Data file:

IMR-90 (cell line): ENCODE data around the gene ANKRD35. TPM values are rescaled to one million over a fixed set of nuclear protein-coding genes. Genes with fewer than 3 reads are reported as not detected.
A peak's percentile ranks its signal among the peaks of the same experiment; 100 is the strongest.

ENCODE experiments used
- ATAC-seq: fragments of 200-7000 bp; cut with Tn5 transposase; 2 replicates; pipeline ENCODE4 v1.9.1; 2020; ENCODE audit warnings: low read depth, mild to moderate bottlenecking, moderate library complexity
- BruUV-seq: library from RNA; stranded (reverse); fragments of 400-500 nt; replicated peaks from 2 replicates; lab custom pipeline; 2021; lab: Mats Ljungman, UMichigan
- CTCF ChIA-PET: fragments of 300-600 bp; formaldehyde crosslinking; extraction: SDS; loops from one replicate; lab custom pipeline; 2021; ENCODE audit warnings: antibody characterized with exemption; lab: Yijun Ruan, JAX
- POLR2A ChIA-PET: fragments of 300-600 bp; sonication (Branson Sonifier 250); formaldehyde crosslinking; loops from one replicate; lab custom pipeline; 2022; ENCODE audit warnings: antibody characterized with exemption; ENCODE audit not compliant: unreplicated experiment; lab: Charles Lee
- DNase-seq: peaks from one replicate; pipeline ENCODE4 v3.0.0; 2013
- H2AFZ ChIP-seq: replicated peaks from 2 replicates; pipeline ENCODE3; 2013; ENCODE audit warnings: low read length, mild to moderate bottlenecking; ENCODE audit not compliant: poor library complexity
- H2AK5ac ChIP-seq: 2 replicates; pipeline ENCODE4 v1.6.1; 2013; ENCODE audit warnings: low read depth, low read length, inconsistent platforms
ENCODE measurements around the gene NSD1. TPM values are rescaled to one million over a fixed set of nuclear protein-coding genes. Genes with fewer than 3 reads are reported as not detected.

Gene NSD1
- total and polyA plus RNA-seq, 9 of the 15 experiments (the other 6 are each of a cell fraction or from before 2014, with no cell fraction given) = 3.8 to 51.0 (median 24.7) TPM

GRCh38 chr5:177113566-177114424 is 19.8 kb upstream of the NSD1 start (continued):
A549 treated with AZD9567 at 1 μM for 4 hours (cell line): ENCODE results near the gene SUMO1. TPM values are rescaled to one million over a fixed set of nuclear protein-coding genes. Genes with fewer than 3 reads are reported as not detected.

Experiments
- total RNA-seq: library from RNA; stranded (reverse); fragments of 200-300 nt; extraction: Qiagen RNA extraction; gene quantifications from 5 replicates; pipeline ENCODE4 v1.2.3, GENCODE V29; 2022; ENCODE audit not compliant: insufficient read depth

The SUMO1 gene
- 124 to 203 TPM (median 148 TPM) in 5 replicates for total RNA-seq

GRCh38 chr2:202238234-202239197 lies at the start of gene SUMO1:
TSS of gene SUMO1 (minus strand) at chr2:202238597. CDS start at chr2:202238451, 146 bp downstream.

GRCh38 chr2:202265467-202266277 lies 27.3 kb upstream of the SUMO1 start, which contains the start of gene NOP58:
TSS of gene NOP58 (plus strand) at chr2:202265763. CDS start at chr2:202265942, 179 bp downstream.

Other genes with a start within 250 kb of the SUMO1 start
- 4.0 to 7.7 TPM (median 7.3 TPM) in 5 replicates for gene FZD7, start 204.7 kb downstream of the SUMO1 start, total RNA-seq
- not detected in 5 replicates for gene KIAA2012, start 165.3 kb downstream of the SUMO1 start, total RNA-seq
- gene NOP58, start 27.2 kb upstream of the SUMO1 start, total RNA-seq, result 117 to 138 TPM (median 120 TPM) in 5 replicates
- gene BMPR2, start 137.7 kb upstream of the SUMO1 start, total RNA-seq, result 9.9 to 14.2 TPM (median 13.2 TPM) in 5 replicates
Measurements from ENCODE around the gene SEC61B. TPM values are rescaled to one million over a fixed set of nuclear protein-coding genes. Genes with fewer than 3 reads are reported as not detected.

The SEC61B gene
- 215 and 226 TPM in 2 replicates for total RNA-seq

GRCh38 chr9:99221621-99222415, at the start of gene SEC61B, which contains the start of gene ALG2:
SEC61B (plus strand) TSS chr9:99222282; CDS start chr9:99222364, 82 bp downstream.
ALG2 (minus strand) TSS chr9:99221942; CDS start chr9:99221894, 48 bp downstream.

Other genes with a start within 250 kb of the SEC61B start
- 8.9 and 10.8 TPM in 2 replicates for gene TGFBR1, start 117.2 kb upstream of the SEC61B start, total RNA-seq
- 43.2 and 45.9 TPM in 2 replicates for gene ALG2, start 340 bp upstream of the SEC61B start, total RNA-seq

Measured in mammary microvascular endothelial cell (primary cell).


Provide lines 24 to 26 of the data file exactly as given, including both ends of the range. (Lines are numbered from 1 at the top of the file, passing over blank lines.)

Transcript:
Other genes with a start within 250 kb of the SUMO1 start
- 4.0 to 7.7 TPM (median 7.3 TPM) in 5 replicates for gene FZD7, start 204.7 kb downstream of the SUMO1 start, total RNA-seq
- not detected in 5 replicates for gene KIAA2012, start 165.3 kb downstream of the SUMO1 start, total RNA-seq